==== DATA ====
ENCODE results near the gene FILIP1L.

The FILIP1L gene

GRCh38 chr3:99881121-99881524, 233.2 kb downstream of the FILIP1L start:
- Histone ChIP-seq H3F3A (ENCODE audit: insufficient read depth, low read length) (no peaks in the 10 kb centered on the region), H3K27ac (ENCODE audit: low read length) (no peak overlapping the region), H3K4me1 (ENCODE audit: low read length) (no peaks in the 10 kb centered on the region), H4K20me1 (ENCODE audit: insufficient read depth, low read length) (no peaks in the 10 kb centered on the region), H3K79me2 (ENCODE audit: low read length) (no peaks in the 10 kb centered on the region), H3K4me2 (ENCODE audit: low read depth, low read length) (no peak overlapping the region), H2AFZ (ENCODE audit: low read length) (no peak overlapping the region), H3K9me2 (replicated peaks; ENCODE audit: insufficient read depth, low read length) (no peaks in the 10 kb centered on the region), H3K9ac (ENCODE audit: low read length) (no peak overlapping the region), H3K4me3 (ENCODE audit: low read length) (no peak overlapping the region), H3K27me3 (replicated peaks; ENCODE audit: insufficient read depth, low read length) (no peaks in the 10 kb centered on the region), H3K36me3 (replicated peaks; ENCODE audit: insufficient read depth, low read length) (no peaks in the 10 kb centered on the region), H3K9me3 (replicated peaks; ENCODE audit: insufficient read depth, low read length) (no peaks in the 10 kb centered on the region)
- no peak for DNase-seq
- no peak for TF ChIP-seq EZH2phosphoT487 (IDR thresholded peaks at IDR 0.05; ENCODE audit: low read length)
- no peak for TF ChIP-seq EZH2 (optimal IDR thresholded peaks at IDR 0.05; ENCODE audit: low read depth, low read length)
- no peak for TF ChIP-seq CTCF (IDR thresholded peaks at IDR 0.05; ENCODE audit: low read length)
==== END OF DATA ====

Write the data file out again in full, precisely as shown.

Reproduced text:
ENCODE results near the gene FILIP1L.

The FILIP1L gene

GRCh38 chr3:99881121-99881524, 233.2 kb downstream of the FILIP1L start:
- Histone ChIP-seq H3F3A (ENCODE audit: insufficient read depth, low read length) (no peaks in the 10 kb centered on the region), H3K27ac (ENCODE audit: low read length) (no peak overlapping the region), H3K4me1 (ENCODE audit: low read length) (no peaks in the 10 kb centered on the region), H4K20me1 (ENCODE audit: insufficient read depth, low read length) (no peaks in the 10 kb centered on the region), H3K79me2 (ENCODE audit: low read length) (no peaks in the 10 kb centered on the region), H3K4me2 (ENCODE audit: low read depth, low read length) (no peak overlapping the region), H2AFZ (ENCODE audit: low read length) (no peak overlapping the region), H3K9me2 (replicated peaks; ENCODE audit: insufficient read depth, low read length) (no peaks in the 10 kb centered on the region), H3K9ac (ENCODE audit: low read length) (no peak overlapping the region), H3K4me3 (ENCODE audit: low read length) (no peak overlapping the region), H3K27me3 (replicated peaks; ENCODE audit: insufficient read depth, low read length) (no peaks in the 10 kb centered on the region), H3K36me3 (replicated peaks; ENCODE audit: insufficient read depth, low read length) (no peaks in the 10 kb centered on the region), H3K9me3 (replicated peaks; ENCODE audit: insufficient read depth, low read length) (no peaks in the 10 kb centered on the region)
- no peak for DNase-seq
- no peak for TF ChIP-seq EZH2phosphoT487 (IDR thresholded peaks at IDR 0.05; ENCODE audit: low read length)
- no peak for TF ChIP-seq EZH2 (optimal IDR thresholded peaks at IDR 0.05; ENCODE audit: low read depth, low read length)
- no peak for TF ChIP-seq CTCF (IDR thresholded peaks at IDR 0.05; ENCODE audit: low read length)